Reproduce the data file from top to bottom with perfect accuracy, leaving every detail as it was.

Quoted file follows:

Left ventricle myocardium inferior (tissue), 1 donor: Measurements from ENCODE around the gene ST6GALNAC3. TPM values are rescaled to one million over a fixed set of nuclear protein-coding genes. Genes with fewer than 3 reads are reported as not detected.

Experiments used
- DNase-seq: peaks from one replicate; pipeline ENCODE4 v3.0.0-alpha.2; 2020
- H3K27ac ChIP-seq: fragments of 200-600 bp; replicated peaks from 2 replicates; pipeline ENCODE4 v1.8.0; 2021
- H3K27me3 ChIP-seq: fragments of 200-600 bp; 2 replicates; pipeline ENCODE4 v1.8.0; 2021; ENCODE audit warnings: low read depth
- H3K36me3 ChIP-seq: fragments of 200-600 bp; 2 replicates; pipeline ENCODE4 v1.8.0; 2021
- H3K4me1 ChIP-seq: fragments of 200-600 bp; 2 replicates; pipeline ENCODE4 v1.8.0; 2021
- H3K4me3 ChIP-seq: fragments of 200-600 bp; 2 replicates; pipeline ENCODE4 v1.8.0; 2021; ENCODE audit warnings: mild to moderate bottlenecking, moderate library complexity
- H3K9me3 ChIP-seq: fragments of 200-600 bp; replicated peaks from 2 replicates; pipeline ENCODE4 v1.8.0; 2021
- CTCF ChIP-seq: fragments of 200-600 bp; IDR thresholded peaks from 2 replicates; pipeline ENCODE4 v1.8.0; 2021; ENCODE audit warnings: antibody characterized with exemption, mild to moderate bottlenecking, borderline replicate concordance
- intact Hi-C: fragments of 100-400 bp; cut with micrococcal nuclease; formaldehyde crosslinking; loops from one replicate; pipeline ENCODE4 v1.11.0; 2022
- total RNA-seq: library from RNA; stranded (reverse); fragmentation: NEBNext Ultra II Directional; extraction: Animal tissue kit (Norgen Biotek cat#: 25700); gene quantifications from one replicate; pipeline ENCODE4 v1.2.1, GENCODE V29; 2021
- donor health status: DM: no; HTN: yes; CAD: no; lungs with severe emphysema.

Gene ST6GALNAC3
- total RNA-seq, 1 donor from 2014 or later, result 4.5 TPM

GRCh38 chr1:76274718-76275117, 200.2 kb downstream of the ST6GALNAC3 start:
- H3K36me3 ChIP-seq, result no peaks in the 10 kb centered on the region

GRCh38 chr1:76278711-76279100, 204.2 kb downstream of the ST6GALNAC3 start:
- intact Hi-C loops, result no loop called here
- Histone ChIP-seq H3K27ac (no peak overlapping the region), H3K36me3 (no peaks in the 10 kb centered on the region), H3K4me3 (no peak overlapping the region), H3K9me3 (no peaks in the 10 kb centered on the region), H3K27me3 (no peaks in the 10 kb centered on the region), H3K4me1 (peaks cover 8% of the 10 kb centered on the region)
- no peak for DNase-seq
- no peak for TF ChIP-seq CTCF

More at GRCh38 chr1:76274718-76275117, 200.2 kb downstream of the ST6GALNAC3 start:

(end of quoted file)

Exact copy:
Left ventricle myocardium inferior (tissue), 1 donor: Measurements from ENCODE around the gene ST6GALNAC3. TPM values are rescaled to one million over a fixed set of nuclear protein-coding genes. Genes with fewer than 3 reads are reported as not detected.

Experiments used
- DNase-seq: peaks from one replicate; pipeline ENCODE4 v3.0.0-alpha.2; 2020
- H3K27ac ChIP-seq: fragments of 200-600 bp; replicated peaks from 2 replicates; pipeline ENCODE4 v1.8.0; 2021
- H3K27me3 ChIP-seq: fragments of 200-600 bp; 2 replicates; pipeline ENCODE4 v1.8.0; 2021; ENCODE audit warnings: low read depth
- H3K36me3 ChIP-seq: fragments of 200-600 bp; 2 replicates; pipeline ENCODE4 v1.8.0; 2021
- H3K4me1 ChIP-seq: fragments of 200-600 bp; 2 replicates; pipeline ENCODE4 v1.8.0; 2021
- H3K4me3 ChIP-seq: fragments of 200-600 bp; 2 replicates; pipeline ENCODE4 v1.8.0; 2021; ENCODE audit warnings: mild to moderate bottlenecking, moderate library complexity
- H3K9me3 ChIP-seq: fragments of 200-600 bp; replicated peaks from 2 replicates; pipeline ENCODE4 v1.8.0; 2021
- CTCF ChIP-seq: fragments of 200-600 bp; IDR thresholded peaks from 2 replicates; pipeline ENCODE4 v1.8.0; 2021; ENCODE audit warnings: antibody characterized with exemption, mild to moderate bottlenecking, borderline replicate concordance
- intact Hi-C: fragments of 100-400 bp; cut with micrococcal nuclease; formaldehyde crosslinking; loops from one replicate; pipeline ENCODE4 v1.11.0; 2022
- total RNA-seq: library from RNA; stranded (reverse); fragmentation: NEBNext Ultra II Directional; extraction: Animal tissue kit (Norgen Biotek cat#: 25700); gene quantifications from one replicate; pipeline ENCODE4 v1.2.1, GENCODE V29; 2021
- donor health status: DM: no; HTN: yes; CAD: no; lungs with severe emphysema.

Gene ST6GALNAC3
- total RNA-seq, 1 donor from 2014 or later, result 4.5 TPM

GRCh38 chr1:76274718-76275117, 200.2 kb downstream of the ST6GALNAC3 start:
- H3K36me3 ChIP-seq, result no peaks in the 10 kb centered on the region

GRCh38 chr1:76278711-76279100, 204.2 kb downstream of the ST6GALNAC3 start:
- intact Hi-C loops, result no loop called here
- Histone ChIP-seq H3K27ac (no peak overlapping the region), H3K36me3 (no peaks in the 10 kb centered on the region), H3K4me3 (no peak overlapping the region), H3K9me3 (no peaks in the 10 kb centered on the region), H3K27me3 (no peaks in the 10 kb centered on the region), H3K4me1 (peaks cover 8% of the 10 kb centered on the region)
- no peak for DNase-seq
- no peak for TF ChIP-seq CTCF

More at GRCh38 chr1:76274718-76275117, 200.2 kb downstream of the ST6GALNAC3 start: